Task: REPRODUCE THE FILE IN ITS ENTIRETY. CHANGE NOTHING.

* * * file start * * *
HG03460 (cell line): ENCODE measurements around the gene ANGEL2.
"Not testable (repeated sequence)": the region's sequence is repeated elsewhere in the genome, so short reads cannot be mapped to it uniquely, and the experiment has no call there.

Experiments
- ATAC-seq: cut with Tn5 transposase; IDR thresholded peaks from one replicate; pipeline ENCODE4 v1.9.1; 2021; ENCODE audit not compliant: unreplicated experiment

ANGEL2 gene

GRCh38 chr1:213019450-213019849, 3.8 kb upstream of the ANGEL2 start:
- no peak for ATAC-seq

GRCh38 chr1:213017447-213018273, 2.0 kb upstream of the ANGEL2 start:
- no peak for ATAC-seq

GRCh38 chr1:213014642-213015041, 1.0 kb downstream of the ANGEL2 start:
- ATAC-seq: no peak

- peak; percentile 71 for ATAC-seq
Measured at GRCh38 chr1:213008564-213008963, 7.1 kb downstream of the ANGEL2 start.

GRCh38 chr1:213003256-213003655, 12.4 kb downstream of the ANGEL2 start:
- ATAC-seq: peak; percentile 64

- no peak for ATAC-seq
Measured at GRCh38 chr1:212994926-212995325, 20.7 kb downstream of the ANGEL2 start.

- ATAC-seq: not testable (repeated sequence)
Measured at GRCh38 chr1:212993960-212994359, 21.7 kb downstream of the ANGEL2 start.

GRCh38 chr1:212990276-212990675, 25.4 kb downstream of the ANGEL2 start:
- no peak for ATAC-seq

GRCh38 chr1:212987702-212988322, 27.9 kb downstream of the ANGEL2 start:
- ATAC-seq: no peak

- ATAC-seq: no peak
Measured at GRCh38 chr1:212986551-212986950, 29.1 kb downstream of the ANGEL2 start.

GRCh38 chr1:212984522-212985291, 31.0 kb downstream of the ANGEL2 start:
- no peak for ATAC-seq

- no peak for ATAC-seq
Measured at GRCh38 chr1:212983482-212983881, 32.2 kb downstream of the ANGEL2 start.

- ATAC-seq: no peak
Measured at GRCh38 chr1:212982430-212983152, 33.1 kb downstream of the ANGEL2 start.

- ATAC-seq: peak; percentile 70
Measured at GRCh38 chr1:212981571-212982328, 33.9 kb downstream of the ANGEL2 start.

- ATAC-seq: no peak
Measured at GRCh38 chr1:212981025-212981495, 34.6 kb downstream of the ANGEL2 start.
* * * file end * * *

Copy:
HG03460 (cell line): ENCODE measurements around the gene ANGEL2.
"Not testable (repeated sequence)": the region's sequence is repeated elsewhere in the genome, so short reads cannot be mapped to it uniquely, and the experiment has no call there.

Experiments
- ATAC-seq: cut with Tn5 transposase; IDR thresholded peaks from one replicate; pipeline ENCODE4 v1.9.1; 2021; ENCODE audit not compliant: unreplicated experiment

ANGEL2 gene

GRCh38 chr1:213019450-213019849, 3.8 kb upstream of the ANGEL2 start:
- no peak for ATAC-seq

GRCh38 chr1:213017447-213018273, 2.0 kb upstream of the ANGEL2 start:
- no peak for ATAC-seq

GRCh38 chr1:213014642-213015041, 1.0 kb downstream of the ANGEL2 start:
- ATAC-seq: no peak

- peak; percentile 71 for ATAC-seq
Measured at GRCh38 chr1:213008564-213008963, 7.1 kb downstream of the ANGEL2 start.

GRCh38 chr1:213003256-213003655, 12.4 kb downstream of the ANGEL2 start:
- ATAC-seq: peak; percentile 64

- no peak for ATAC-seq
Measured at GRCh38 chr1:212994926-212995325, 20.7 kb downstream of the ANGEL2 start.

- ATAC-seq: not testable (repeated sequence)
Measured at GRCh38 chr1:212993960-212994359, 21.7 kb downstream of the ANGEL2 start.

GRCh38 chr1:212990276-212990675, 25.4 kb downstream of the ANGEL2 start:
- no peak for ATAC-seq

GRCh38 chr1:212987702-212988322, 27.9 kb downstream of the ANGEL2 start:
- ATAC-seq: no peak

- ATAC-seq: no peak
Measured at GRCh38 chr1:212986551-212986950, 29.1 kb downstream of the ANGEL2 start.

GRCh38 chr1:212984522-212985291, 31.0 kb downstream of the ANGEL2 start:
- no peak for ATAC-seq

- no peak for ATAC-seq
Measured at GRCh38 chr1:212983482-212983881, 32.2 kb downstream of the ANGEL2 start.

- ATAC-seq: no peak
Measured at GRCh38 chr1:212982430-212983152, 33.1 kb downstream of the ANGEL2 start.

- ATAC-seq: peak; percentile 70
Measured at GRCh38 chr1:212981571-212982328, 33.9 kb downstream of the ANGEL2 start.

- ATAC-seq: no peak
Measured at GRCh38 chr1:212981025-212981495, 34.6 kb downstream of the ANGEL2 start.